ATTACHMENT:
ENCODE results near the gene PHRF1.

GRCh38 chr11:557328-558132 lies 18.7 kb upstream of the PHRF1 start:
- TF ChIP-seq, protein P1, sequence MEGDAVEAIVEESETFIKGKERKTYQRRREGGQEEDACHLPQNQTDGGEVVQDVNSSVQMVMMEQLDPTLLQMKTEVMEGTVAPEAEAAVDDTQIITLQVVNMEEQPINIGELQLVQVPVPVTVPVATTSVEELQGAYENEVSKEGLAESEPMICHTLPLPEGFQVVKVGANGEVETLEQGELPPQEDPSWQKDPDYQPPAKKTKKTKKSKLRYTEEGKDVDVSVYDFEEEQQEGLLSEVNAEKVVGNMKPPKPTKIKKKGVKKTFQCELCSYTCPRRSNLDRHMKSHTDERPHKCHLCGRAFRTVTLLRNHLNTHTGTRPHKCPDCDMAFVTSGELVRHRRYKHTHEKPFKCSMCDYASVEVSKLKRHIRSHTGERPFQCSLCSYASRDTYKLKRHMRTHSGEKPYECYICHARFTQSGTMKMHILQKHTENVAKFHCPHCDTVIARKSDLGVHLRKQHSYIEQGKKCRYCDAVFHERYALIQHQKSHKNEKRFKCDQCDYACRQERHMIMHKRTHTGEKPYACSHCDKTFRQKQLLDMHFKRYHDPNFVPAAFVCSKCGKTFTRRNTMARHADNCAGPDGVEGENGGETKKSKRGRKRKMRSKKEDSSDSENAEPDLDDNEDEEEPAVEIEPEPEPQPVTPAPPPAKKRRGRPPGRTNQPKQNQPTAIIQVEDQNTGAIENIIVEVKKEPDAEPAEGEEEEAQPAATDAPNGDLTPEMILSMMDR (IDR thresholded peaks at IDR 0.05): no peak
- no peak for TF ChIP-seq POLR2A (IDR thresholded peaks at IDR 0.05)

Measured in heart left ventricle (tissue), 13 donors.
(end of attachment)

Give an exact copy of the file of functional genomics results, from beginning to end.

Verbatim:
ENCODE results near the gene PHRF1.

GRCh38 chr11:557328-558132 lies 18.7 kb upstream of the PHRF1 start:
- TF ChIP-seq, protein P1, sequence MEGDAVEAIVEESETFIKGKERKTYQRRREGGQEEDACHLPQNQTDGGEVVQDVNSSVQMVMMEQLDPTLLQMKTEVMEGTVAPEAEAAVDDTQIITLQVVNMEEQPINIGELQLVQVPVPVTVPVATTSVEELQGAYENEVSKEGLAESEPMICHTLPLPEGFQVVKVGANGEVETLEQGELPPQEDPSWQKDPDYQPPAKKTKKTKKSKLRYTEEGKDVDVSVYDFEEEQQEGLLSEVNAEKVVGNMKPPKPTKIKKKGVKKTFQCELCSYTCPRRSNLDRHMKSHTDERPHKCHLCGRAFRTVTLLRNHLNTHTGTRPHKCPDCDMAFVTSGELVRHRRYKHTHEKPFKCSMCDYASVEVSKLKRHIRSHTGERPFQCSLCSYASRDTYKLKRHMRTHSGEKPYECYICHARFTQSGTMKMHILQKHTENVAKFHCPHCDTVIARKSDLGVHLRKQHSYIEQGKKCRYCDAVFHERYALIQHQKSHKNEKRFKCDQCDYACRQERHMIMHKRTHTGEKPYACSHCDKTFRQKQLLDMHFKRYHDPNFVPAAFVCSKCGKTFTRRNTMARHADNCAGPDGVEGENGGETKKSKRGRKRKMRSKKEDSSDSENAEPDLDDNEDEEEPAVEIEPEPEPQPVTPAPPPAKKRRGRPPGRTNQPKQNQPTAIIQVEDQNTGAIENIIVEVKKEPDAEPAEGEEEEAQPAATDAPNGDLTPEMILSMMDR (IDR thresholded peaks at IDR 0.05): no peak
- no peak for TF ChIP-seq POLR2A (IDR thresholded peaks at IDR 0.05)

Measured in heart left ventricle (tissue), 13 donors.